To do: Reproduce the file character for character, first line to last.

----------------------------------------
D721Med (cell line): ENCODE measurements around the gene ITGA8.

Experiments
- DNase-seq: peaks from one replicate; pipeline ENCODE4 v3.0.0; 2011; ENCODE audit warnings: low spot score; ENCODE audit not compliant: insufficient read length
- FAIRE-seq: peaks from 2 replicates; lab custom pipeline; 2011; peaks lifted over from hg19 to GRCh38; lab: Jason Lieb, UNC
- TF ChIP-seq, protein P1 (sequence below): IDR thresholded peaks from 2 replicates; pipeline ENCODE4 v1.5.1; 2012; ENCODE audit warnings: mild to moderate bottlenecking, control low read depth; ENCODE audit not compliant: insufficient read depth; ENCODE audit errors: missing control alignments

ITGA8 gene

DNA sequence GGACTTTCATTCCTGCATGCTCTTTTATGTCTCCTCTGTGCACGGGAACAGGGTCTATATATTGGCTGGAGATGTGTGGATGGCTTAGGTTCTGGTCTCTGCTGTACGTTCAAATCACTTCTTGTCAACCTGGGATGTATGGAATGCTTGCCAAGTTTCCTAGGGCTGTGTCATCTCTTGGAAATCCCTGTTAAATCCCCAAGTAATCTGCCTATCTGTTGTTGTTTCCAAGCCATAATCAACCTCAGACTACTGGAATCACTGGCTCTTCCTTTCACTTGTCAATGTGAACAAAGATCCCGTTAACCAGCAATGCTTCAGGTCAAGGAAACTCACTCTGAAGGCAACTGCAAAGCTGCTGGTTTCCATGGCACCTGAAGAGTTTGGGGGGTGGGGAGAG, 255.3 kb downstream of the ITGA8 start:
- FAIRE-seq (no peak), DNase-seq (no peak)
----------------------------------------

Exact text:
D721Med (cell line): ENCODE measurements around the gene ITGA8.

Experiments
- DNase-seq: peaks from one replicate; pipeline ENCODE4 v3.0.0; 2011; ENCODE audit warnings: low spot score; ENCODE audit not compliant: insufficient read length
- FAIRE-seq: peaks from 2 replicates; lab custom pipeline; 2011; peaks lifted over from hg19 to GRCh38; lab: Jason Lieb, UNC
- TF ChIP-seq, protein P1 (sequence below): IDR thresholded peaks from 2 replicates; pipeline ENCODE4 v1.5.1; 2012; ENCODE audit warnings: mild to moderate bottlenecking, control low read depth; ENCODE audit not compliant: insufficient read depth; ENCODE audit errors: missing control alignments

ITGA8 gene

DNA sequence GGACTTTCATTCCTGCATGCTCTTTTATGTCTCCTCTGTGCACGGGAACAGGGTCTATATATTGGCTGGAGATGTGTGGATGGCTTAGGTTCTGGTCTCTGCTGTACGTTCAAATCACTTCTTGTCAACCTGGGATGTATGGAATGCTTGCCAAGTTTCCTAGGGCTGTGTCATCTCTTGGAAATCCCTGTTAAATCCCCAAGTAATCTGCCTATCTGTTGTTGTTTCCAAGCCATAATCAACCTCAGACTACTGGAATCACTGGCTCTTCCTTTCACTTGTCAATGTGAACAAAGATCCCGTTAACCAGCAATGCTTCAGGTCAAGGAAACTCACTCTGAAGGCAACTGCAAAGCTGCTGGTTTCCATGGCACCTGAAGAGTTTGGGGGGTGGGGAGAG, 255.3 kb downstream of the ITGA8 start:
- FAIRE-seq (no peak), DNase-seq (no peak)